Survey responses reflect the change, if any, in the current month compared to the previous month. For each of the indicators measured (New Orders, Backlog of Orders, New Export Orders, Imports, Production, Supplier Deliveries, Inventories, Customers’ Inventories, Employment and Prices), this report shows the percentage reporting each response, the net difference between the number of responses in the positive economic direction (higher, better and slower for Supplier Deliveries) and the negative economic direction (lower, worse and faster for Supplier Deliveries), and the diffusion index. Responses are raw data and are never changed. The diffusion index includes the percent of positive responses plus one-half of those responding the same (considered positive).

The resulting single index number for those meeting the criteria for seasonal adjustments (PMI, New Orders, Production, Employment and Supplier Deliveries) is then seasonally adjusted to allow for the effects of repetitive intra-year variations resulting primarily from normal differences in weather conditions, various institutional arrangements, and differences attributable to non-moveable holidays. All seasonal adjustment factors are supplied by the U.S. Department of Commerce and are subject annually to relatively minor changes when conditions warrant them. The PMI is a composite index based on the diffusion indexes of five of the indexes with equal weights: New Orders (seasonally adjusted), Production (seasonally adjusted), Employment (seasonally adjusted), Supplier Deliveries (seasonally adjusted), and Inventories.

Diffusion indexes have the properties of leading indicators and are convenient summary measures showing the prevailing direction of change and the scope of change. A PMI reading above 50 percent indicates that the manufacturing economy is generally expanding; below 50 percent indicates that it is generally declining. A PMI in excess of 42.2 percent, over a period of time, indicates that the overall economy, or gross domestic product (GDP), is generally expanding; below 42.2 percent, it is generally declining. The distance from 50 percent or 42.2 percent is indicative of the strength of the expansion or decline. With some of the indicators within this report, ISM has indicated the departure point between expansion and decline of comparable government series, as determined by regression analysis.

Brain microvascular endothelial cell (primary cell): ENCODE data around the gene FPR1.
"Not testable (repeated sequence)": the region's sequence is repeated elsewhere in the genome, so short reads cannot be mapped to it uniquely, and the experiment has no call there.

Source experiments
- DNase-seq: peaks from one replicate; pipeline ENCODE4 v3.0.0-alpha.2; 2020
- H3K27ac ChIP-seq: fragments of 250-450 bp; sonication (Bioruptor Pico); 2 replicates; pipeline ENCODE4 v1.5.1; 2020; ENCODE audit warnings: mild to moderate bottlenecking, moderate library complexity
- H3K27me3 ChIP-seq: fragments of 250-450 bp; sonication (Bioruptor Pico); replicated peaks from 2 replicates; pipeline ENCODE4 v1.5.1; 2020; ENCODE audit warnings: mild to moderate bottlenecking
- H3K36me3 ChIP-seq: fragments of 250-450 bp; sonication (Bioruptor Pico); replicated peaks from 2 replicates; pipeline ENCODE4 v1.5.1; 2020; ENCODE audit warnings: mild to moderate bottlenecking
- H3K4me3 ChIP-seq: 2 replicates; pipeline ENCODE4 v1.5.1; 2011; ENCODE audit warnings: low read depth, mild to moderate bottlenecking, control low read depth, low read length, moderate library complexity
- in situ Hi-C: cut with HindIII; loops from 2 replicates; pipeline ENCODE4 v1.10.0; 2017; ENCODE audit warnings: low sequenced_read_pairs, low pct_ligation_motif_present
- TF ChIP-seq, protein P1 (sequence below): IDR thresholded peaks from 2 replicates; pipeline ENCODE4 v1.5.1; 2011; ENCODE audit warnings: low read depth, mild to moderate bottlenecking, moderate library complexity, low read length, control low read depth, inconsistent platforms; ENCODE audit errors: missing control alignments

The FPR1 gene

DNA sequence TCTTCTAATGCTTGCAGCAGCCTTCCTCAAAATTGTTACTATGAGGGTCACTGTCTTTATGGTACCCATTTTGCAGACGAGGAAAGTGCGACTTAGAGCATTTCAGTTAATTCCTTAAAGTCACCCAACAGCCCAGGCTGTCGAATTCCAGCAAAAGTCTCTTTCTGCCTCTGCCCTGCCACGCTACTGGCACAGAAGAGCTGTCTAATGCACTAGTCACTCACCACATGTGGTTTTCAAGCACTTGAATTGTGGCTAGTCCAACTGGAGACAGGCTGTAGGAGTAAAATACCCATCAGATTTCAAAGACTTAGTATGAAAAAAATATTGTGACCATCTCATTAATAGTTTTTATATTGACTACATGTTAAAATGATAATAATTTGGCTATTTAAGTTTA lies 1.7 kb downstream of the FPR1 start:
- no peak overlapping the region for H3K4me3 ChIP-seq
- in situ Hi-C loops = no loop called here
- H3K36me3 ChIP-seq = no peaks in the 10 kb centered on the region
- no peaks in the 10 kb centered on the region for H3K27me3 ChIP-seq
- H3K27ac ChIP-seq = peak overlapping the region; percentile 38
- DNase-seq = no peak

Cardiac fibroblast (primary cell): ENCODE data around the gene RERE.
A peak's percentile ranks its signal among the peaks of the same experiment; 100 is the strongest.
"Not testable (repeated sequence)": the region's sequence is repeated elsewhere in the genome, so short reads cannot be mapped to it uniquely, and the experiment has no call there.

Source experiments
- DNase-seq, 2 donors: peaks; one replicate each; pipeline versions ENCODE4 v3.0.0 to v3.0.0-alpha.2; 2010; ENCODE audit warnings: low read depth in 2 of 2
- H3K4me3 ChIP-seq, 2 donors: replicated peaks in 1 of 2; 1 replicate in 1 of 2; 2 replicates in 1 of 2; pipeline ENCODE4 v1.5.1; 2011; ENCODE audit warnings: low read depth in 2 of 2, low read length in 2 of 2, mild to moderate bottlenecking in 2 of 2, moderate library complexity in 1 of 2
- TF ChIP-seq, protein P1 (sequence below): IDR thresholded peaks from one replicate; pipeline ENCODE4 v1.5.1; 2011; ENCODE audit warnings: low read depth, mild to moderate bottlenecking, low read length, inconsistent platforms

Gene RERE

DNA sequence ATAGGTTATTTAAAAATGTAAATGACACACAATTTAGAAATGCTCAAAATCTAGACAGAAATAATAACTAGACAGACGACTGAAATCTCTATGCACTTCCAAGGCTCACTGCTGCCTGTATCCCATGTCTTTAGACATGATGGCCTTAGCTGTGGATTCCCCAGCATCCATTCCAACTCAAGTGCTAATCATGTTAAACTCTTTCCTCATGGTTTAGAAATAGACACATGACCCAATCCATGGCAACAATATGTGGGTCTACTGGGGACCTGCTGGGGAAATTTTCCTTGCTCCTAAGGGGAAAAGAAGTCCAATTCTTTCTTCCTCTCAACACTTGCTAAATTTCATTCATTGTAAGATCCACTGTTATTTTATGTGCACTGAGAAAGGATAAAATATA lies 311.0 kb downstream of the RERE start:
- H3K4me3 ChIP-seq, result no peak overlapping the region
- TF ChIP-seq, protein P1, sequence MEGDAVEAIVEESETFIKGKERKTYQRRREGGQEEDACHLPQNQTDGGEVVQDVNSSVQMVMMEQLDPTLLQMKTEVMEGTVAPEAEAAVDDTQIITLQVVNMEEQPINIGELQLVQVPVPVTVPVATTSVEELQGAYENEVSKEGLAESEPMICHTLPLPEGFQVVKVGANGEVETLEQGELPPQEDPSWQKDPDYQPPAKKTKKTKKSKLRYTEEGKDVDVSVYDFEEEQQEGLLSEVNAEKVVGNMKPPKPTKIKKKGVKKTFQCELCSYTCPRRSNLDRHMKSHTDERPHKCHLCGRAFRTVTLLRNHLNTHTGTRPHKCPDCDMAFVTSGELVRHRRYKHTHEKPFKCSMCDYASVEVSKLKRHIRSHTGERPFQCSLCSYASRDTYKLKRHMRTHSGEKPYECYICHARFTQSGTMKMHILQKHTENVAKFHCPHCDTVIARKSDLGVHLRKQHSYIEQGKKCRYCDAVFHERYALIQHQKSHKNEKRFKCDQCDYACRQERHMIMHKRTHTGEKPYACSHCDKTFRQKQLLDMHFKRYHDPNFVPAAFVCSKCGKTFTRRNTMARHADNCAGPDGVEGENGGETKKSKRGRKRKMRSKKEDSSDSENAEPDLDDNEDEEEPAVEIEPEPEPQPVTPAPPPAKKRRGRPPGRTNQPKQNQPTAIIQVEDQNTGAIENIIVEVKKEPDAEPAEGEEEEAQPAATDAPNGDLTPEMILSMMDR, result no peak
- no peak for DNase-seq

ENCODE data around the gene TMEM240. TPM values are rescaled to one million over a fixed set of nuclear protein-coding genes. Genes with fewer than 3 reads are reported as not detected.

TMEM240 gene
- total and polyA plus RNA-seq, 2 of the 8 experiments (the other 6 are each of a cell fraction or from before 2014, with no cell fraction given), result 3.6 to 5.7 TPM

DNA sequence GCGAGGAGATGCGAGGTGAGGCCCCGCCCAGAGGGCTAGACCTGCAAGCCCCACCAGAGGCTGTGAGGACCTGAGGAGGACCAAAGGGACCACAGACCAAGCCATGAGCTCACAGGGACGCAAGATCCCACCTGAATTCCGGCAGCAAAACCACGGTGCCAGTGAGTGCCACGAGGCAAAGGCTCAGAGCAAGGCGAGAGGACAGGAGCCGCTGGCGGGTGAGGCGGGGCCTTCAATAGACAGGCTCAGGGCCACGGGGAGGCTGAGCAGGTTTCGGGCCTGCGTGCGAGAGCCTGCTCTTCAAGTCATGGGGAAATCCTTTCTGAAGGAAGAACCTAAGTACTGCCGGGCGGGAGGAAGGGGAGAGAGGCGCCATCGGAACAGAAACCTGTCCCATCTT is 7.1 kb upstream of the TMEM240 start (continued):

The Manufacturing ISM Report On Business surveys are sent out to Manufacturing Business Survey Committee respondents the first part of each month. Respondents are asked to ONLY report on information for the current month. ISM receives survey responses throughout most of any given month, with the majority of respondents generally waiting until late in the month to submit responses in order to give the most accurate picture of current business activity. ISM then compiles the reports for release on the first business day of the following month.

The industries reporting growth, as indicated in the Manufacturing ISM Report On Business monthly reports, are listed in the order of most growth to least growth. For the industries reporting contraction or decreases, those are listed in the order of the highest level of contraction/decrease to the least level of contraction/decrease.

Responses to Buying Policy reflect the percent reporting the current month’s lead time, the approximate weighted number of days ahead for which commitments are made for Production Materials; Capital Expenditures; and Maintenance, Repair and Operating (MRO) Supplies, expressed as hand-to-mouth (five days), 30 days, 60 days, 90 days, six months (180 days), a year or more (360 days), and the weighted average number of days. These responses are raw data, never revised, and not seasonally adjusted since there is no significant seasonal pattern.

The Manufacturing ISM Report On Business is published monthly by the Institute for Supply Management, the first supply institute in the world. Founded in 1915, ISM exists to lead and serve the supply management profession and is a highly influential and respected association in the global marketplace. ISM’s mission is to lead the supply management profession through its standards of excellence, research, promotional activities and education. This report has been issued by the association since 1931, except for a four-year interruption during World War II.

The full text version of the Manufacturing ISM Report On Business is posted on ISM’s website at www.ism.ws on the first business day of every month after 10:10 a.m. (ET).

The next Manufacturing ISM Report On Business featuring the February 2013 data will be released at 10:00 a.m. (ET) on Friday, March 1, 2013.

SOURCE: Institute for Supply Management http://www.ism.ws

Press spacebar to pause and continue. Press esc to stop.

Bloomberg reserves the right to remove comments but is under no obligation to do so, or to explain individual moderation decisions.

Please enable JavaScript to view the comments powered by Disqus.